Saturday Concert Showcases 'Drama' Of Baroque Music
“There just aren’t enough opportunities for people living in San Antonio to hear baroque music,” says Amy Pikler, a violist with the San Antonio Symphony, who also plays recorder. “Most classical concerts don’t even include one piece of baroque music. You don’t hear Bach and Telemann as often as you hear Tchaikovsky, Rachmaninoff, and Brahms, and I think that people should know that [baroque music] is just as good in a different way. I really want people to hear it and I think that they deserve to hear it.”
This Saturday night at 8:00, Pikler is arranging a concert to do just that, at St. Alphonsus Catholic Church.
Throughout the Baroque Era (1600-1750), national styles from France, Italy and Germany converged as instrumental music gained greater prominence. Although Saturday’s program features pieces written closer to the transition from the baroque to classical style, each piece showcases qualities that are intrinsic of the era. “I think what makes baroque music special is the drama in it...when you hear a Shostakovich symphony, I suppose the drama is with a timpani being struck at an unexpected time. But Baroque music’s drama is in the articulations, the tempo changes, by instruments dropping out, silences. It’s just a very different type of drama,” explains Pikler. She’s right. Sharp contrasts that occur between sections of a baroque piece stem from the baroque idea that an individual is controlled by a single emotion at any given time. The musical effect is bold, exciting, and cathartic.
Saturday's concert not only focuses on music composed solely by Germans, including Georg Philipp Telemann (1681-1767), Johann Joachim Quantz (1697-1773), and Johann Sebastian Bach (1685-1750), but it also takes one on a sonic journey from small chamber works to large ensemble pieces, consequently showing off the incredible variety in baroque music. Telemann’s Trio Sonata in D Minor for traverso, baroque violin, and harpsichord starts off the concert, followed by Quantz’s Trio Sonata in G Major.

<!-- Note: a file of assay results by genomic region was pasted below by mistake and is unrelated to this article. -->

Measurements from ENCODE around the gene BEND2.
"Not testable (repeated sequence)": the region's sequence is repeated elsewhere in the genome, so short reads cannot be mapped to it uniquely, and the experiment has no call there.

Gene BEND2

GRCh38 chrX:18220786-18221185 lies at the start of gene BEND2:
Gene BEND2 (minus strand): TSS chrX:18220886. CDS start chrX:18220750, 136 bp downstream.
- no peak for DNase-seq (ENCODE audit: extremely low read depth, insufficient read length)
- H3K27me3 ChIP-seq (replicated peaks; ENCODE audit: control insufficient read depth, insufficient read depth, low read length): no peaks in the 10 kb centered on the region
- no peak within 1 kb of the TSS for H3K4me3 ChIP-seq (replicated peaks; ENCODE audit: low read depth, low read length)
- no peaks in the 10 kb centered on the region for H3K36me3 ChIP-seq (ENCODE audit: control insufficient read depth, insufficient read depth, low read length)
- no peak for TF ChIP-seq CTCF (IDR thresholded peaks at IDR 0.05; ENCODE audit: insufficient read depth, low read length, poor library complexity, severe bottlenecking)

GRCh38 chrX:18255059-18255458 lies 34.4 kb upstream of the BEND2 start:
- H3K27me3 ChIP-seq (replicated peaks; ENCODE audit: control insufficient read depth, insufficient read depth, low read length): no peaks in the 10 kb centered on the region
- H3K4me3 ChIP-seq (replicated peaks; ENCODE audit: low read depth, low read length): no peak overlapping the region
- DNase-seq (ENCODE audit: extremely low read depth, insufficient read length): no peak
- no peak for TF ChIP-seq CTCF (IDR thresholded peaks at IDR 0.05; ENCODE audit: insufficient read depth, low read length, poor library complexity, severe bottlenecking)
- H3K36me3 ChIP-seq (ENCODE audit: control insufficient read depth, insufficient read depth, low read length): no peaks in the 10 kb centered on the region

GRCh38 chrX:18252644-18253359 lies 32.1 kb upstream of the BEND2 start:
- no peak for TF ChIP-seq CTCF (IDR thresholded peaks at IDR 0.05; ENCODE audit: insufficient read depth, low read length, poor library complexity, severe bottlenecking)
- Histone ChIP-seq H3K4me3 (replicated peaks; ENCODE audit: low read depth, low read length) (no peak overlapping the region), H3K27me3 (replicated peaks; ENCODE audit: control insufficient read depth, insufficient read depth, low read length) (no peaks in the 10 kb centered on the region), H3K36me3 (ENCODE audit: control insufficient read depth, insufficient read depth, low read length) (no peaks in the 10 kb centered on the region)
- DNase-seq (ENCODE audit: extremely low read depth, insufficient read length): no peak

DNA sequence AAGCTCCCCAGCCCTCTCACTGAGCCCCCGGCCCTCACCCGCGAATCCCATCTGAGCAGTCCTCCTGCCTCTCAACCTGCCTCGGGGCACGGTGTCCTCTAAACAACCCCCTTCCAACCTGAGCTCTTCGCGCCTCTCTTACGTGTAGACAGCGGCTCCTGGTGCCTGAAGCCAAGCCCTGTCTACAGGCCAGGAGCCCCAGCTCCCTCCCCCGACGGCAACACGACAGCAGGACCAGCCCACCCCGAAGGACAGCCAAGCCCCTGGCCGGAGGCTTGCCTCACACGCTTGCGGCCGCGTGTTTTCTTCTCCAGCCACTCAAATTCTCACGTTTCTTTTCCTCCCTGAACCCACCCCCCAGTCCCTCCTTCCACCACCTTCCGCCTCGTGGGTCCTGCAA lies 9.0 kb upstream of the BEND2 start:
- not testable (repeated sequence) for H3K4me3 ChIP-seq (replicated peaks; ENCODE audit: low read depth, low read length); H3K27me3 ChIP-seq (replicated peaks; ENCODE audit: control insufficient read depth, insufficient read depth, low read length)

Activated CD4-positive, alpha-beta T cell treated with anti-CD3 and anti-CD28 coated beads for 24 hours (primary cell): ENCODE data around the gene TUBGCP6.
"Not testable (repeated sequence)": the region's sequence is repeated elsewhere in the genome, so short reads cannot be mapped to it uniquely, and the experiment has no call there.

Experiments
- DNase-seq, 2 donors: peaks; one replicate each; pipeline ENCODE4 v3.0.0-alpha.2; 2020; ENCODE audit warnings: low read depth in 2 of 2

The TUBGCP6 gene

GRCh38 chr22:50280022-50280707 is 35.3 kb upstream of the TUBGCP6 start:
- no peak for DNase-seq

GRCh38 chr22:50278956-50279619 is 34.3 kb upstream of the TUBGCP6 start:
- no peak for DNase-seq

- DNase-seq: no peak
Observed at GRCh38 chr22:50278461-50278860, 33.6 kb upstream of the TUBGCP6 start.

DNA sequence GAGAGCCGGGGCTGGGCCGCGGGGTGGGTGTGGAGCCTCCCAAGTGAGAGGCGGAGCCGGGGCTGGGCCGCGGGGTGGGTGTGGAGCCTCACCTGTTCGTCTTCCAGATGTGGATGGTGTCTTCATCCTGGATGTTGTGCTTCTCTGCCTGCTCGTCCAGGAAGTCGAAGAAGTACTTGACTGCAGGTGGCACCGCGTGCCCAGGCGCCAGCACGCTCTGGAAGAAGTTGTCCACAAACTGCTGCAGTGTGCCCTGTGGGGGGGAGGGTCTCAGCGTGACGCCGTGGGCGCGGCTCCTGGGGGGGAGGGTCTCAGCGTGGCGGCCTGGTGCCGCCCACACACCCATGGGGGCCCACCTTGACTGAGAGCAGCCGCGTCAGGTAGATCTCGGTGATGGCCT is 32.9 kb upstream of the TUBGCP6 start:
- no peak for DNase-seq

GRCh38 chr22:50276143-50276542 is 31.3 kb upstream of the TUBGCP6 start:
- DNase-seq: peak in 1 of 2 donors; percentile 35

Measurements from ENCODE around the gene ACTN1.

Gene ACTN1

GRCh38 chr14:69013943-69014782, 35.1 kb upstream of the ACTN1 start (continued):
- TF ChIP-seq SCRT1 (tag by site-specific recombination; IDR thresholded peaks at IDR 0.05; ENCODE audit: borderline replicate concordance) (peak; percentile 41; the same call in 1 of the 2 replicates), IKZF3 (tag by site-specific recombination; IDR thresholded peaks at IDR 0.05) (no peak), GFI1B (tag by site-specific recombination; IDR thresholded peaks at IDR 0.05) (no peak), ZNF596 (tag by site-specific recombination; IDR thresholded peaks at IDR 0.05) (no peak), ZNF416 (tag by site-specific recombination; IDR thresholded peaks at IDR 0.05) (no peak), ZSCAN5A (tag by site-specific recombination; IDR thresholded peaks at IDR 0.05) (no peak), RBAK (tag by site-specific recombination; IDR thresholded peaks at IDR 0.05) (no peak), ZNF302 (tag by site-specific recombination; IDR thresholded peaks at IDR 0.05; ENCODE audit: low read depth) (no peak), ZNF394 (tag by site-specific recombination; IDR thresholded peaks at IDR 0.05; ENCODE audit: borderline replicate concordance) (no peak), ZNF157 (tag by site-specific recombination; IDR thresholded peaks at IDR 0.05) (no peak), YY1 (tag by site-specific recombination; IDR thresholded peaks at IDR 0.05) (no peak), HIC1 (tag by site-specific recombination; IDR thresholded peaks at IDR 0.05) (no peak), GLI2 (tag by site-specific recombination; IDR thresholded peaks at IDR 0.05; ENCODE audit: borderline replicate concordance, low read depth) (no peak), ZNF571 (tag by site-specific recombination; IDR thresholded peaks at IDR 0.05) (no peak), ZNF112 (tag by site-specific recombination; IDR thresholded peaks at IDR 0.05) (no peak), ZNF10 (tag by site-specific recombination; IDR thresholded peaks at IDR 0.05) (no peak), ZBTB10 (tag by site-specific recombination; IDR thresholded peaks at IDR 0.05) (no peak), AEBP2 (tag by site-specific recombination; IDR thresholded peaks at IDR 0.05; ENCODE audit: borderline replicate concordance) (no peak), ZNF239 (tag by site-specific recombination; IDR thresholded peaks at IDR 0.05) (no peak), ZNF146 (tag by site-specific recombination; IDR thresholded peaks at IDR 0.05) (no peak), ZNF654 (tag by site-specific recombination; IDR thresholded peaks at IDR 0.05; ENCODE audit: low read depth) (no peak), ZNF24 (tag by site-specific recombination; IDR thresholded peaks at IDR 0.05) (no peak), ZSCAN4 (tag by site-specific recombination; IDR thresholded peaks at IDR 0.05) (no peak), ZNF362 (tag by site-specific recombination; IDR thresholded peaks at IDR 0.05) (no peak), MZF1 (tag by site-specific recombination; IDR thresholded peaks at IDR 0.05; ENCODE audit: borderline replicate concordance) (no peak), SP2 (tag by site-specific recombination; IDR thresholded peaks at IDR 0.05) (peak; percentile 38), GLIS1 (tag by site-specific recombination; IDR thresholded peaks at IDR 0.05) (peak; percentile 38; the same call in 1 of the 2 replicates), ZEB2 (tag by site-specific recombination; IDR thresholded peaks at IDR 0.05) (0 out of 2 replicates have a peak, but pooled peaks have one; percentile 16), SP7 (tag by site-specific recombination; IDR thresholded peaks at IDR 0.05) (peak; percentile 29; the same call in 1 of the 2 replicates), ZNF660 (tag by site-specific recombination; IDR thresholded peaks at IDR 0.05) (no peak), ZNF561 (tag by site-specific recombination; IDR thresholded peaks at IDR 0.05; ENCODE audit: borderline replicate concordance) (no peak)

Johann Joachim Quantz began his career as a multi-instrumentalist before focusing on the flute in Dresden (known then as one of the hottest musical centers in Germany), and went on a Grand Tour of Italy, France, and England starting in 1724. It was on tour when Quantz met some of the most significant players and composers of the day, and, within a year of returning to Dresden, was promoted to the Court Chapel and became flute teacher to Frederick II, Crown Prince of Prussia. Quantz moved to Berlin in 1740 where he composed, performed, made flutes, and taught until his death in 1773. The Trio Sonata in G Majordates from his Dresden period.
Telemann’s Concerto for Recorder and Bassoon in F Major, TWV 52: F1 follows the trio sonatas and features Amy Pikler on recorder, Patty Fagan-Miller on bassoon, and a petite string orchestra made up of San Antonio Symphony musicians. Pikler explains that the duo concerto is unique in that “you don’t find a lot of music that pairs a treble instrument with a bass instrument. It’s so interesting to hear how contrasting they are, yet how well they blend in the moments that they do.” The instrumentation, combined with the innate character of each movement (there are four), showcases the grandeur, richness, and delicacy of the baroque. “The drama comes with rests, ornamentation, tempo changes...the mood of a section can shock the audience if they’re not ready for it. It’ll have them gasping for breath, like OH WOW! That happened! There’s just so many things that go into it. But at the very end you feel satisfied. Like, we worked hard for this and it deserves to be played.” says Pikler.